Youth Migration: Understanding the Current Context  by Center for Poverty Analysis

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There is a growing discussion in Sri Lanka about people’s desire to leave the country, especially within its current politico-economic context. According to the Sri Lanka Opinion Tracker Survey (SLOTS) conducted in 2021, 01 in 16 Sri Lankans have plans to migrate and most of them are young or educated. Confirming the above statement, the Institute for Health Policy (IHP), claimed that the highest desire to migrate could be identified among the youth aged between 18-29 (around 48%). Since the youth represent the future workforce of a country and are crucial for its long-term prosperity, stability and sustainability, it is crucial to understand the contemporary trends of youth migration.

The statistics indicated in the diagram mentioned above show that there is a considerable difference between the numbers based on location and gender. Most of the youth migrants representing the high and middle-class socioeconomic groups have a greater capability of preparing for migration (often people who live in the Western province) because of the high initial cost. For instance, according to the Sri Lanka Bureau of Foreign Employment (SLBFE) and the Department of Immigration and Emigration, in 2022, out of 311,056 labour migrants 82,808 were from the Western Province. Furthermore, when compared to women, men are more likely to have the desire to migrate (34% of men versus 22% of women), plans to migrate (24% of men versus 22% of women) and have already started preparations for migration (20% of men versus 12% of women).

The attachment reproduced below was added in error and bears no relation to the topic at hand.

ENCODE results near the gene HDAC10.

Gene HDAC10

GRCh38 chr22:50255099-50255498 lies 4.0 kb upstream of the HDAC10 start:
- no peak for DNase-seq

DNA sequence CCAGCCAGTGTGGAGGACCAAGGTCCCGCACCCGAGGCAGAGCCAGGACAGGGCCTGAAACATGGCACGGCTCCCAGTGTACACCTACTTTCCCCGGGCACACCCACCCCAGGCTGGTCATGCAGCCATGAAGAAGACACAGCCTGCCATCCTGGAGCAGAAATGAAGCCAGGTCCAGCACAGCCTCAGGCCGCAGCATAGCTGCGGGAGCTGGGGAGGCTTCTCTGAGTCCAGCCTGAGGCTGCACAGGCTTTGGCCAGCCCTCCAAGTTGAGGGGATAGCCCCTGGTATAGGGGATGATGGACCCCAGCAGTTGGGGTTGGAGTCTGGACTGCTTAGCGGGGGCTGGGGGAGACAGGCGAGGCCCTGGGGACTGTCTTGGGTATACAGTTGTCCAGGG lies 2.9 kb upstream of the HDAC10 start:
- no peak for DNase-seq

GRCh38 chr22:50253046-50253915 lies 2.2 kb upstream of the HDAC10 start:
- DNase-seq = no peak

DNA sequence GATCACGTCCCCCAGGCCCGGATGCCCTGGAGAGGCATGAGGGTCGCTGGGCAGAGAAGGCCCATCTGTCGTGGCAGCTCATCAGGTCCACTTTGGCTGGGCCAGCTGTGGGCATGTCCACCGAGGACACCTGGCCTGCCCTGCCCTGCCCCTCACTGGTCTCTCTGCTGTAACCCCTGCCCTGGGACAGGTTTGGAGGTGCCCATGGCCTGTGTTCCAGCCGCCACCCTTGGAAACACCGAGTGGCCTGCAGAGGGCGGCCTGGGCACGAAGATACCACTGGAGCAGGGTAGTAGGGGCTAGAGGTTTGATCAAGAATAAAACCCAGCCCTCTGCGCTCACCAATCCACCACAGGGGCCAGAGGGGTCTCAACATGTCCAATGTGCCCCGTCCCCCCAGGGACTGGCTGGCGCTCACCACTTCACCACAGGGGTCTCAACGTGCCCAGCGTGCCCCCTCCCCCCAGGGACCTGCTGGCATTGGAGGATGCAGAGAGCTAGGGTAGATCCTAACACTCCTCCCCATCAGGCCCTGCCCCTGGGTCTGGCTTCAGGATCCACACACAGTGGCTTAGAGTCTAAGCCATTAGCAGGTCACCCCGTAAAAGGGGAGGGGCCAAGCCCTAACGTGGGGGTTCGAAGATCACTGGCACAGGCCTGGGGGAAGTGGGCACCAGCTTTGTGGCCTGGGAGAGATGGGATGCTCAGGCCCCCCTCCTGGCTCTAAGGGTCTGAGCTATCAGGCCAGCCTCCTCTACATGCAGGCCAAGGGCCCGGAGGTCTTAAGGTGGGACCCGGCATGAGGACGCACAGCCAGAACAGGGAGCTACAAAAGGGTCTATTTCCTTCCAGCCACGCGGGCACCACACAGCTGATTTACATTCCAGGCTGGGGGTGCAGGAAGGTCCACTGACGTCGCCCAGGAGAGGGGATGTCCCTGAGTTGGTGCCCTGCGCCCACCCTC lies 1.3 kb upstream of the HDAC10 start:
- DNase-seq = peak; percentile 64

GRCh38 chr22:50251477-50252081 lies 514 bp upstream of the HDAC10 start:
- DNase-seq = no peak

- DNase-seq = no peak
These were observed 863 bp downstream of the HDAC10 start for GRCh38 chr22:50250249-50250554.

In general, the groups enrolled in education are more likely to be mobile with a high willingness and college-educated individuals are more likely to migrate for better opportunities which may create adverse conditions in the Sri Lankan labour force in the near future. Explaining the correlation between the desire to migrate and the level of education, IHP reported that approximately, one in two graduates in Sri Lanka has the desire to migrate showing a strong migration desire among individuals who have attained a higher education level. According to IHP (2021), 27% of Sri Lankans would like to migrate if they were given the opportunity, and the majority of them were young (ages 18–29 years) and educated (university graduates). Moreover, a study conducted in the year 2022 revealed that a considerable number of professionals plan to permanently relocate to OECD countries rather than return to Sri Lanka which may lead to brain drain, loss of skilled labour, decreased productivity, strained social services, weakened local economies, and other potential long-term economic and social challenges in Sri Lanka in the near future.